Cantor sings the blues in multi-culti band Sway Machinery

You don’t often hear traditional cantorial vocals backed by indie rock guitar riffs, bluesy bass lines and African drumming — unless you’re listening to The Sway Machinery.

“I have always worked with Jewish music as part of a landscape of sounds,” says Jeremiah Lockwood, founder and leader of the New York-based quintet. “The fundamental concept of the band is to use cantorial music as a building block to create new music.”

The Sway Machinery, which Lockwood named after the motion of a body in the act of prayer, will perform its multicultural, genre-bending sounds Oct. 25 at San Francisco’s Elbo Room. The performance is sponsored in part by The Hub of the JCC of San Francisco and the JCC of the East Bay’s annual Jewish Music Festival.

Along with singer-guitarist Lockwood, the band includes drummer Brian Chase of the Yeah Yeah Yeahs, the Arcade Fire’s Colin Stetson on bass saxophone, and Jordan McLean and Stuart Bogie of Antibalas, who play trumpet and tenor saxophone, respectively.

The group also has a full-length album, “Hidden Melodies Revealed,” coming out in January on JDub. It’s partially the result of a two-year project spearheaded by Lockwood through his involvement with the Six Points Fellowship — which helps New York-area artists develop new projects with a Jewish focus — to devise alternative Rosh Hashanah events.

The 2007 and 2008 multimedia concerts, also called “Hidden Melodies Revealed,” included the music of The Sway Machinery, storytelling by Lockwood, and stop-motion animation projections created by Lockwood and commissioned artists.

“The idea was to create an event that uses the key pieces of Ashkenazic cantorial liturgy, but is a different kind of event for Rosh Hashanah — more joyful, more celebratory, more visceral,” Lockwood says.

Nearly all the songs on the upcoming album were created for the High Holy Days. The lyrics are traditional prayers, and all but two are sung in Hebrew or Aramaic. On top of cantorial vocals, Lockwood and crew explore traditional blues and African music.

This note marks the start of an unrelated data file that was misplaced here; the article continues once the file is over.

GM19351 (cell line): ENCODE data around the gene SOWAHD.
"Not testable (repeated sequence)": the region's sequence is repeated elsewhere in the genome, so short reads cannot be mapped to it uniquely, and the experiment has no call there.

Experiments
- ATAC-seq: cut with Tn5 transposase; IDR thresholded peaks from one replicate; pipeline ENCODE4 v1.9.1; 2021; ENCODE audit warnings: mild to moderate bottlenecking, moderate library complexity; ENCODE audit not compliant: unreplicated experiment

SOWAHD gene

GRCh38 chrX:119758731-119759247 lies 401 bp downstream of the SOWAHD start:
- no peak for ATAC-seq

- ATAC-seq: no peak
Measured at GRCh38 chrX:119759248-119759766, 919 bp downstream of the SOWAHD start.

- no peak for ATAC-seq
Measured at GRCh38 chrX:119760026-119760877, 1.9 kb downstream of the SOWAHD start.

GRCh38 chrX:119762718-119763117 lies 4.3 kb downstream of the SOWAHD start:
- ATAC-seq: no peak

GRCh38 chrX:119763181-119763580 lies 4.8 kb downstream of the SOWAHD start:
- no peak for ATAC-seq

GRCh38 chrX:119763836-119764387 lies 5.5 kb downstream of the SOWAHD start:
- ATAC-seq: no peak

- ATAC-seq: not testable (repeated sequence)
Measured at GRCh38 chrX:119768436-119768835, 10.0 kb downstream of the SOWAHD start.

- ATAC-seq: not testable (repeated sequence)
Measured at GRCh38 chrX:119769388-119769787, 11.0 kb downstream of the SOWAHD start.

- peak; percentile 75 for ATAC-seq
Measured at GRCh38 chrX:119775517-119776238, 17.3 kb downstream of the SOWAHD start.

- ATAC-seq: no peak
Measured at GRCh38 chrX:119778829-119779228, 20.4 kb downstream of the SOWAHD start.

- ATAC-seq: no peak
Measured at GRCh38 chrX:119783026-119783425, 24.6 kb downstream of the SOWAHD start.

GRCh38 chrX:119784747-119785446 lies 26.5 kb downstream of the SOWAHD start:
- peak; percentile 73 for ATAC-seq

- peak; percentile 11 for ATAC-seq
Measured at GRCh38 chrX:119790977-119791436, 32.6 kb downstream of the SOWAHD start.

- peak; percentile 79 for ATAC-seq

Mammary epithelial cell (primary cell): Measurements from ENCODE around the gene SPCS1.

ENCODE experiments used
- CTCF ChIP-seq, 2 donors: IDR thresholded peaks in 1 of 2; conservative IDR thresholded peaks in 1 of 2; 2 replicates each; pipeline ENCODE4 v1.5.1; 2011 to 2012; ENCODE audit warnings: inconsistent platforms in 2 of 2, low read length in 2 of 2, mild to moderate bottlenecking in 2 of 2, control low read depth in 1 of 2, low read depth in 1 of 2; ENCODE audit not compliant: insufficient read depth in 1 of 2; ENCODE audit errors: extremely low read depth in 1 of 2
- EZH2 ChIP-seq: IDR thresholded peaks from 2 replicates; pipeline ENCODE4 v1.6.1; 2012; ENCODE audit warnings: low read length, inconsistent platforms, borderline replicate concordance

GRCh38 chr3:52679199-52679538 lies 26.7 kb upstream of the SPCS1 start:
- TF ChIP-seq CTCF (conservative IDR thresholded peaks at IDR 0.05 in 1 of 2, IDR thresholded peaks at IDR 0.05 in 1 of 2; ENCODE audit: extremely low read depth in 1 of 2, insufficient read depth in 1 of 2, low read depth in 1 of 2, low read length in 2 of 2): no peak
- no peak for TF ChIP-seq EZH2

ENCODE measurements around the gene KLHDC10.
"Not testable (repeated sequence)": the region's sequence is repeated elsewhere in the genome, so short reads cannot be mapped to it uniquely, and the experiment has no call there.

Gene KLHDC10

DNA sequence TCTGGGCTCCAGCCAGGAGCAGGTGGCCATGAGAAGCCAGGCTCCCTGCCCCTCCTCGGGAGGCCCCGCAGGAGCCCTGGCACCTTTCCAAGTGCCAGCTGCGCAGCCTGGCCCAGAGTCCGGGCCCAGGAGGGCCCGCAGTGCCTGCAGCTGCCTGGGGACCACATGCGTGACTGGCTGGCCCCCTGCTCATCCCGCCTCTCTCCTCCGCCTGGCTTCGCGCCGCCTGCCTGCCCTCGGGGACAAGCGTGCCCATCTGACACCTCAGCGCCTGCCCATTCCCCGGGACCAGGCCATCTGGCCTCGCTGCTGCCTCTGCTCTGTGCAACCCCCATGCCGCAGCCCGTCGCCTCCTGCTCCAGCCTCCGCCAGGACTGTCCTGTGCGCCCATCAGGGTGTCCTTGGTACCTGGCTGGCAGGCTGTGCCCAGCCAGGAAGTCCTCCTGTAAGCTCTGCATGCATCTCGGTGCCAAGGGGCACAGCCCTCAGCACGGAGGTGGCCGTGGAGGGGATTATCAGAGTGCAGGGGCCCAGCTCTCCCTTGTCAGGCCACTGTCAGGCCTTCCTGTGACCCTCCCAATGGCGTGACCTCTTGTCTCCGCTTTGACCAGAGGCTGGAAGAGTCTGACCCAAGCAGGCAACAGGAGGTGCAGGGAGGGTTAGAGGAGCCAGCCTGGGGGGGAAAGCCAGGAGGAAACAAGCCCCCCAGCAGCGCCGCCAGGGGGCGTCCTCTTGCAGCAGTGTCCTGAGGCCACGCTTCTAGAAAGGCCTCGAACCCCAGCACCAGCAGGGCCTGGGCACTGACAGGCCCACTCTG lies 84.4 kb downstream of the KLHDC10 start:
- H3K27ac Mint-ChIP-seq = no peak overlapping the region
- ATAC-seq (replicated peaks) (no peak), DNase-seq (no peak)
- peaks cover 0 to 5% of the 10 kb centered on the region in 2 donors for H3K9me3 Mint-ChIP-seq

Lockwood’s history of intermingling the sounds of different cultures includes a stint with Balkan Beat Box, a group known for mixing klezmer, hip-hop and jazz, among other music styles. With The Sway Machinery, he unites the styles of his two, disparate musical mentors — one a cantor, the other a bluesman.

As a child, Lockwood listened to recordings of his cantor grandfather, Jacob Konigsberg, and watched him perform. Some of his uncles and cousins are cantors, as were many of his ancestors. His father, Larry Lockwood, is a composer.

As a teenager living on the Upper West Side, Lockwood had a chance encounter at a street fair with the now-82-year-old Carolina Slim. That led to a collaboration playing subway platforms as well as an enduring friendship.

Although half of the band is Jewish and the other half is not, Lockwood says all the band members love the historical aspect of the words and melodies. He adds it’s almost easier for the non-Jewish musicians to understand what he’s doing, since he uses more traditional, Old World songs. And the Jews are more accustomed to modern cantorial music.

Lockwood says cantorial music “was a big deal in the Jewish world” in the 1920s and 1930s, which he terms the music’s golden age. “People bought records of it, and they loved cantors and they had favorite star cantors.”

Because as that older generation of Jewish immigrants has declined, so has interest in cantorial music, he notes.

Speaking by phone from his Brooklyn apartment, Lockwood balances his 2- month-old son, Jacob, on his lap. His 2-year-old son, Moses, has already attended a few of Daddy’s concerts. Will they follow in his footsteps?

“You have to figure life out as you go along, but of course I would like it for them to carry on the family tradition,” Lockwood says.

The Sway Machinery plays 10 p.m. Oct. 25 at the Elbo Room, 647 Valencia St., San Francisco. For more information, visit or